Lena Eckert-Erdheim helped found the Center for Documentary Studies’ Youth Noise Network in 2003 and worked with YNN throughout high school. She graduated from Durham School of the Arts in 2007 and now attends Smith College.

Ira Glass is the host and creator of the public radio program This American Life. The show had its premiere on Chicago’s public radio station WBEZ in 1995 and is now heard on more than 500 public radio stations each week by over 1.8 million listeners. In March 2007 a television adaptation of This American Life premiered on the Showtime cable network. Glass began his career as an intern at NPR’s network headquarters in Washington, D.C., in 1978, when he was nineteen years old. For the next seventeen years, he worked on the daily NPR network news programs, first as an editor and producer, and later on air, as a reporter and host. Under Glass’s editorial direction, This American Life has won the highest honors for broadcasting and journalistic excellence, including the Peabody and duPont-Columbia awards. In 2007 he edited a collection of narrative journalism, The New Kings of Nonfiction, published by Riverhead Books.

Alan Hall has been producing radio broadcasts since 1990 and has built an international reputation for long-form features, music programming, and what’s been called ‘‘impressionistic radio.’’ Much of his work has been produced for the BBC, but he has also had programs commissioned by the Australian Broadcasting Corporation (‘‘Once Around Joby Talbot’’), Danish Radio (‘‘Tin Pan Alley’’), and Chicago’s WBEZ (‘‘Studs Terkel—The Last Touch’’). Hall’s non-broadcast work includes the production of numerous audio tours for art galleries and museums and running the Creative Radio segment of Goldsmiths College’s MA Radio Course (1998 to present). His programs have received many awards, including two coveted Prix Italias, Prix Bohemia and Third Coast International Audio Festival awards, and several Sony Radio Academy Awards.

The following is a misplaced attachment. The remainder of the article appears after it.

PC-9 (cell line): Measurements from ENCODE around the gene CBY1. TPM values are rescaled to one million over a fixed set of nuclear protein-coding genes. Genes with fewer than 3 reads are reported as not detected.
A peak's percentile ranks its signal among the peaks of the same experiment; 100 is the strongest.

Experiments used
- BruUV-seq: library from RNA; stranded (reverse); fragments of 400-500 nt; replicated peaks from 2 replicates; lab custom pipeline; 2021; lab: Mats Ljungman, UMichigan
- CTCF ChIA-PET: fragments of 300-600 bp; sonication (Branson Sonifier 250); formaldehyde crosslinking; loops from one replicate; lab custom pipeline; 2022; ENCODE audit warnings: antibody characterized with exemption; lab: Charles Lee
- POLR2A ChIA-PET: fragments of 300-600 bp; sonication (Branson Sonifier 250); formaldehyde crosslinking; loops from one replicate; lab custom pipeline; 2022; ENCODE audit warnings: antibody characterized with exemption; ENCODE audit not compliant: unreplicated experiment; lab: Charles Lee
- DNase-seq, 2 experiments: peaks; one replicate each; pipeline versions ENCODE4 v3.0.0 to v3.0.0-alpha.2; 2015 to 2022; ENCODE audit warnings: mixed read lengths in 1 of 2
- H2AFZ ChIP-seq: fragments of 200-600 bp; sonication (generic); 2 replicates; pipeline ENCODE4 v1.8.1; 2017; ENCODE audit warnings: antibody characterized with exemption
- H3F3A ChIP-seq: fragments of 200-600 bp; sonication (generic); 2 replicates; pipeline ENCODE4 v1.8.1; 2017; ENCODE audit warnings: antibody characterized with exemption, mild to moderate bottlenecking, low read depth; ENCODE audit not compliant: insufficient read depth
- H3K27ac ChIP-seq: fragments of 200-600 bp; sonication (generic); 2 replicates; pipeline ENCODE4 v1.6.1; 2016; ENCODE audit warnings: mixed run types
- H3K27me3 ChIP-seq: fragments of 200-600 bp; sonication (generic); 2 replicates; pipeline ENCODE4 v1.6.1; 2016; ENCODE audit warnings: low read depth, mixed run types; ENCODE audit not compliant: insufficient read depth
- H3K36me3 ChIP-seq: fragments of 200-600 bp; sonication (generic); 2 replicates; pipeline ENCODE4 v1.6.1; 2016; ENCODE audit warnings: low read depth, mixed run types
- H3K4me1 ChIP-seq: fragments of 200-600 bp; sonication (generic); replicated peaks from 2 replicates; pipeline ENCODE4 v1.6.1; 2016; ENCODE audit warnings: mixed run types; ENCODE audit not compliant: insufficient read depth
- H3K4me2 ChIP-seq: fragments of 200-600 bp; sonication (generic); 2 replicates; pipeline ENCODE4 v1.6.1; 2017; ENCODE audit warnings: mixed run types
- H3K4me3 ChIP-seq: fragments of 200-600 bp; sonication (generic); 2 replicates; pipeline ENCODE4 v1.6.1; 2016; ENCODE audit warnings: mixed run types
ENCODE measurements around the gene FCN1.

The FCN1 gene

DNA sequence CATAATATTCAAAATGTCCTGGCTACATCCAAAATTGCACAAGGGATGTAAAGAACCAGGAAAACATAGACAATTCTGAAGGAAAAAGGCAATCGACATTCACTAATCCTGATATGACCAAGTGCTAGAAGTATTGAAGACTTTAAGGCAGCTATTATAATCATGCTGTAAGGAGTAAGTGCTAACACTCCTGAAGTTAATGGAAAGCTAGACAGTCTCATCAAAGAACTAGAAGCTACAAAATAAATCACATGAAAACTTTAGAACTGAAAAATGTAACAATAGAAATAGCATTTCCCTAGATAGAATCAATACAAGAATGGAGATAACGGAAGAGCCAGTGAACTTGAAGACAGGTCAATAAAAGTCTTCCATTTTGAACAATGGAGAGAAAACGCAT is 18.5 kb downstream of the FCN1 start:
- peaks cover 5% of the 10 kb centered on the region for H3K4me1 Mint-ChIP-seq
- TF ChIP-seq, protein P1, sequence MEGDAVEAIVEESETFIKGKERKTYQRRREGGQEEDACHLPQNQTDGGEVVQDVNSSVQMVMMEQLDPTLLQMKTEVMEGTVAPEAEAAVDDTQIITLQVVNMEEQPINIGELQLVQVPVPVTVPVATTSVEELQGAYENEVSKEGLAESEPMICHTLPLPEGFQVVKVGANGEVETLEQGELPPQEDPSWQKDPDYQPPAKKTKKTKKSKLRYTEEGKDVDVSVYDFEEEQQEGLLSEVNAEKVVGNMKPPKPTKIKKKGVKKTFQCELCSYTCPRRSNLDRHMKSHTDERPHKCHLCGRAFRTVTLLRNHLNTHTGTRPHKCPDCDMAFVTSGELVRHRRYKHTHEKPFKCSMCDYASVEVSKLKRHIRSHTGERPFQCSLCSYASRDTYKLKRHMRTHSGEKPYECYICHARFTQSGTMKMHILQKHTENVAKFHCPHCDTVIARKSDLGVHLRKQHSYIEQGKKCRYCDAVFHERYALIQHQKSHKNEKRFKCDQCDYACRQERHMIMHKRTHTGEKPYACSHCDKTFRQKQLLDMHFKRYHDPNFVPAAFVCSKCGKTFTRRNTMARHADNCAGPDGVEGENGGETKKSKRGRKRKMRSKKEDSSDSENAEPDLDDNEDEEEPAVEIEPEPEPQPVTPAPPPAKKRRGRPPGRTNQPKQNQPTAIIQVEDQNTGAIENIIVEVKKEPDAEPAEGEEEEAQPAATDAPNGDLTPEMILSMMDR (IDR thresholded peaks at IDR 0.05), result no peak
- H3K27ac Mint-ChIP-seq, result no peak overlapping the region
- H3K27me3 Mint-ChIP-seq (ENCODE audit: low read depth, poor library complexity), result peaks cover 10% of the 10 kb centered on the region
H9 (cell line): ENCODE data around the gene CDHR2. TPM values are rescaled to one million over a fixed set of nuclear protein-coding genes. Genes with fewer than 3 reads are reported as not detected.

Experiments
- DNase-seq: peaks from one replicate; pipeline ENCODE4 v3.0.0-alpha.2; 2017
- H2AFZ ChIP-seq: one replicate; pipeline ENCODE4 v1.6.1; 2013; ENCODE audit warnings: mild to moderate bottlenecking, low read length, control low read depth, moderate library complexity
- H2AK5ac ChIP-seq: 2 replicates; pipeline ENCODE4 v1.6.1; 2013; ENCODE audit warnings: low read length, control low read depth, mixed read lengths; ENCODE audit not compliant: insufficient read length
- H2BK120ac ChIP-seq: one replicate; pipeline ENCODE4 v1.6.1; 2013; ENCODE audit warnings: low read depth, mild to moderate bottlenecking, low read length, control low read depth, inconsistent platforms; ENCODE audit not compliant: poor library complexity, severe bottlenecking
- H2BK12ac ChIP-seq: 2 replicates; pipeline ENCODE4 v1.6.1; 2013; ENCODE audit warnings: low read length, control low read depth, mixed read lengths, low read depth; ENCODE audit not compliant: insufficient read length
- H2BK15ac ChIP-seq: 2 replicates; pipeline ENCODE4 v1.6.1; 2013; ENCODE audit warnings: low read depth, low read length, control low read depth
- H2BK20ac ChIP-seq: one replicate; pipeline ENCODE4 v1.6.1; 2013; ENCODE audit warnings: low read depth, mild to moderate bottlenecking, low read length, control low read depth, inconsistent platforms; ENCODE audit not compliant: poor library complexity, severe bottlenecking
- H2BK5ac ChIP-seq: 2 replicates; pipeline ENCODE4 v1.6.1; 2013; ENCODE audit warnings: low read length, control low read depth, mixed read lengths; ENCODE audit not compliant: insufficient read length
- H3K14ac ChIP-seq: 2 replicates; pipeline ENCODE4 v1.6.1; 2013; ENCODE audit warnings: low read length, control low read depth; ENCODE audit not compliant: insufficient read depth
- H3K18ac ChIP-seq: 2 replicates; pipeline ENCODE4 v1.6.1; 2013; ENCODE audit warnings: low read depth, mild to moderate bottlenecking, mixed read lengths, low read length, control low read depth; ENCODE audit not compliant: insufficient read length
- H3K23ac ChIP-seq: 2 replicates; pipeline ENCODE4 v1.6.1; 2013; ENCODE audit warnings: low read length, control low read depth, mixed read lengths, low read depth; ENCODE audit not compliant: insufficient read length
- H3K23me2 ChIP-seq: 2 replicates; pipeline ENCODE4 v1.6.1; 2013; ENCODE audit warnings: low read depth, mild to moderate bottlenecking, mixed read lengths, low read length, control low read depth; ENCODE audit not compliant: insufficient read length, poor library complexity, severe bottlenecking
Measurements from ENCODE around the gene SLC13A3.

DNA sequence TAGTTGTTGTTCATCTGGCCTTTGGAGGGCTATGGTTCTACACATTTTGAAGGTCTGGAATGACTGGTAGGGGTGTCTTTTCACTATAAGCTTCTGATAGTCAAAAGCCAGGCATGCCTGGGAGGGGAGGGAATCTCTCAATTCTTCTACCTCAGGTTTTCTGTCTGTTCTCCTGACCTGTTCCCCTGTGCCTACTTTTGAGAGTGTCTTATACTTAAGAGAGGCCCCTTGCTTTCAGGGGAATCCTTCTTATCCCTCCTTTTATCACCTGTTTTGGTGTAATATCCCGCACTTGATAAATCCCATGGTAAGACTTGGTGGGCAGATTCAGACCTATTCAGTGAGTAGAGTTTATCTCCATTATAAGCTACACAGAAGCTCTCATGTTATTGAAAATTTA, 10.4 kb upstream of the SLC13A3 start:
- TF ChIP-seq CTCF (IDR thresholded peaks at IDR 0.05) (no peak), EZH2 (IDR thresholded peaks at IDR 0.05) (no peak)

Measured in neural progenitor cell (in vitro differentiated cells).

Natalie Kestecher has been an on-staff feature maker in the Features and Performance Unit of the Australian Broadcasting Corporation for the last nine years. Her first degree was in history and drama, with further studies in communications and scriptwriting. Before finding radio, Kestecher taught English to migrants in Australia and Spaniards in Spain, edited a disability journal, worked in a youth detention center, and sold lots of shoes. She’s recently also fulfilled a lifelong ambition of becoming a marriage celebrant. These skills have proved invaluable in her media career. She blends fixation, fate, fact, and fiction to create unusual stories that demonstrate the fluid form and boundless possibilities of the radio medium.